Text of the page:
This watercolor of two women in bathing suits standing on the beach was most likely painted in Gloucester, Massachusetts, during the summer of 1934 when Rothko and his wife Edith Sachar (1912–1981) vacationed there with the Averys—Milton (1885–1965), Sally, and March—and Esther and Adolph Gottlieb (1903–1974). The Rothkos arrived before the Gottliebs and rented the house on Calder Street that the Gottliebs had wanted [postcard, Adolph Gottlieb to Paul Bodin from 5 Calder St. / E. Gloucester / MA, July 6, 1934, The Adolph and Esther Gottlieb Foundation]. Edith remembered that “we’d meet on the beach every day and go swimming and play handball and we had a lot of good, nice, wholesome times”; in the evenings, she said, they would talk about painting, or “have sketch classes at night at someone’s studio, down in Gloucester, down on the dock there” [Edith (Sachar) Carson, interviewed by Walter Hopps, October 19, 1976, Archives of American Art, Smithsonian Institution, Washington, DC]. Gottlieb recalled that he and Avery would “go out and make sketches of Gloucester Harbor or people on the beach . . . and then go home and paint them” [Miriam Roberts, Adolph Gottlieb (Omaha, NE, 1980), 8].
The current work appears to be based on a sketch quite possibly made on the beach (see Related Works on Paper). The high arched horizon in this work recalls a roughly contemporaneous painting by Avery of sunbathers at Coney Island (fig. 1). Signed and once overmatted (evidence of light exposure around the edge of the sheet suggests as much), this work may have been exhibited in Rothko’s lifetime, possibly in The Eighth Biennial Exhibition of Water Colors, Pastels and Drawings by American and Foreign Artists at the Brooklyn Museum in February 1935, which included works titled The Bathers and On the Sands. It may even have been the work shown as On the Sands, although another work with a signature in white opaque paint matching The Bathers might be a stronger candidate. The graphite signature of the current work appears to have read “MRothkowitz” before it was partly effaced, presumably by the artist, to read “MRothk[o].” This change was most likely made after 1940, when Rothko began using a truncated version of his given surname. The number assigned during Rothko’s inventory of 1968/1969 erroneously signifies a creation date of 1925–1927 for this work.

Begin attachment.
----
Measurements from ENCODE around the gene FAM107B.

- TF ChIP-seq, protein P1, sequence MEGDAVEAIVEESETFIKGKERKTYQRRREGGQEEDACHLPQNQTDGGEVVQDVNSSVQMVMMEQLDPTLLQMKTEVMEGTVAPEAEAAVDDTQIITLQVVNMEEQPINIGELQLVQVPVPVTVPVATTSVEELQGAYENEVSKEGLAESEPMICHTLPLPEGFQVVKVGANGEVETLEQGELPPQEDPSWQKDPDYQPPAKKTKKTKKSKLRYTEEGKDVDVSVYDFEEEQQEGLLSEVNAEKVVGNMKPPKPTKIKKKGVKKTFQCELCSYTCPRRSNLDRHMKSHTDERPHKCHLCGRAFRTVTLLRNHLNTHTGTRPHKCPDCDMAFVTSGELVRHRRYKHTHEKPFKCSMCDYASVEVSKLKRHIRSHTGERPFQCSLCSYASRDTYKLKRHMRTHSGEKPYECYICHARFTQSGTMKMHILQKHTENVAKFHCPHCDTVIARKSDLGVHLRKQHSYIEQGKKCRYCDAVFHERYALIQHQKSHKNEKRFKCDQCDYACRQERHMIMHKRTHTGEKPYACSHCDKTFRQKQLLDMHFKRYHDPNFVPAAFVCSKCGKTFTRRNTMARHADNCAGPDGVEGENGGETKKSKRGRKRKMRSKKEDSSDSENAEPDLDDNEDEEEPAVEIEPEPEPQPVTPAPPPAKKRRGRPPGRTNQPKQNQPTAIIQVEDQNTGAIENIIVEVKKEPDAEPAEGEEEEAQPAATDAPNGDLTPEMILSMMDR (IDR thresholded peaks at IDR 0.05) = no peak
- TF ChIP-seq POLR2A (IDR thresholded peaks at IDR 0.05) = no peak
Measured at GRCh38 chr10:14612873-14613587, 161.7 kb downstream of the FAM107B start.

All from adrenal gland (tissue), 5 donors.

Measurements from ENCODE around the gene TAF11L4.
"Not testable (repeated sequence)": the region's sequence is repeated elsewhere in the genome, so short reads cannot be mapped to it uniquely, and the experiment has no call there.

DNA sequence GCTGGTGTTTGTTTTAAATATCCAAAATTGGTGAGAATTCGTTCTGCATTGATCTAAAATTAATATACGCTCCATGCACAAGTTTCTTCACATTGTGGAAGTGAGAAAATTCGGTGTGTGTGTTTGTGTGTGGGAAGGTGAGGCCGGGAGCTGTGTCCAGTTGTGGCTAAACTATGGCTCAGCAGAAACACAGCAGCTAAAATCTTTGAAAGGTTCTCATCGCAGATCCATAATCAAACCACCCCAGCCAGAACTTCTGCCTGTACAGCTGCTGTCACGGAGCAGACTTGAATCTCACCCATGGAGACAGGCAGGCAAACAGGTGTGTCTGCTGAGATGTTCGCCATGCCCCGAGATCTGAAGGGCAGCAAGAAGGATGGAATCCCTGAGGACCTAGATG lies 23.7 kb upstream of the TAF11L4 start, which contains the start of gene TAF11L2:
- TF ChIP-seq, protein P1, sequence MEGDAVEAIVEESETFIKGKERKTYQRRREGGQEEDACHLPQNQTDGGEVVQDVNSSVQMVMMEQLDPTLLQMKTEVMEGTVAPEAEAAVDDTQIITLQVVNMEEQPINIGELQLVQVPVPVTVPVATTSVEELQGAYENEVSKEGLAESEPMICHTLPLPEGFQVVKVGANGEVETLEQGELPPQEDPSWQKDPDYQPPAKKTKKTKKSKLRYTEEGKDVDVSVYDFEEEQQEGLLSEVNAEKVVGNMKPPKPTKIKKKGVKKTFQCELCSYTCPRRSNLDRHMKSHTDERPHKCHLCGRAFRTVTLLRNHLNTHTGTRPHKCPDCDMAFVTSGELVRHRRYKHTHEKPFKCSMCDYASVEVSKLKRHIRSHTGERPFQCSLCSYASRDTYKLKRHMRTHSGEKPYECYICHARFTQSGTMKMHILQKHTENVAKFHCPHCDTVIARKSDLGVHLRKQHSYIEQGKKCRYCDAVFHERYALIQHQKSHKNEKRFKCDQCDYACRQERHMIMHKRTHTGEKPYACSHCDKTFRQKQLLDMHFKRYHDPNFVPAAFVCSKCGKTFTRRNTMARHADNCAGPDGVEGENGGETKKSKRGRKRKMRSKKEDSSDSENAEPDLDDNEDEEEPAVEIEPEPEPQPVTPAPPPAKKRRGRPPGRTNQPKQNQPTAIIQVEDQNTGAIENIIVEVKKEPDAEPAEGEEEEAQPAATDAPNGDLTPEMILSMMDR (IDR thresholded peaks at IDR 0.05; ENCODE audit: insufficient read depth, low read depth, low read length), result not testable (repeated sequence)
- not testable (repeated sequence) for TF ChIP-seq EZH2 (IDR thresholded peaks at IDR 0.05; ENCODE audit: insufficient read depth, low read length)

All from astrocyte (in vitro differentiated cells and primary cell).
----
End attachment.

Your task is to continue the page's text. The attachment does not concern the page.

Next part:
1. Milton Avery, Coney Island, c. 1933, oil on canvas, Allentown Art Museum, Gift of the Milton Avery Trust, 1994.
Mark Rothko: Works on Paper will ultimately document approximately 2,600 works from public and private collections worldwide. Cataloging is ongoing, and works and information will be added to the site during the coming years.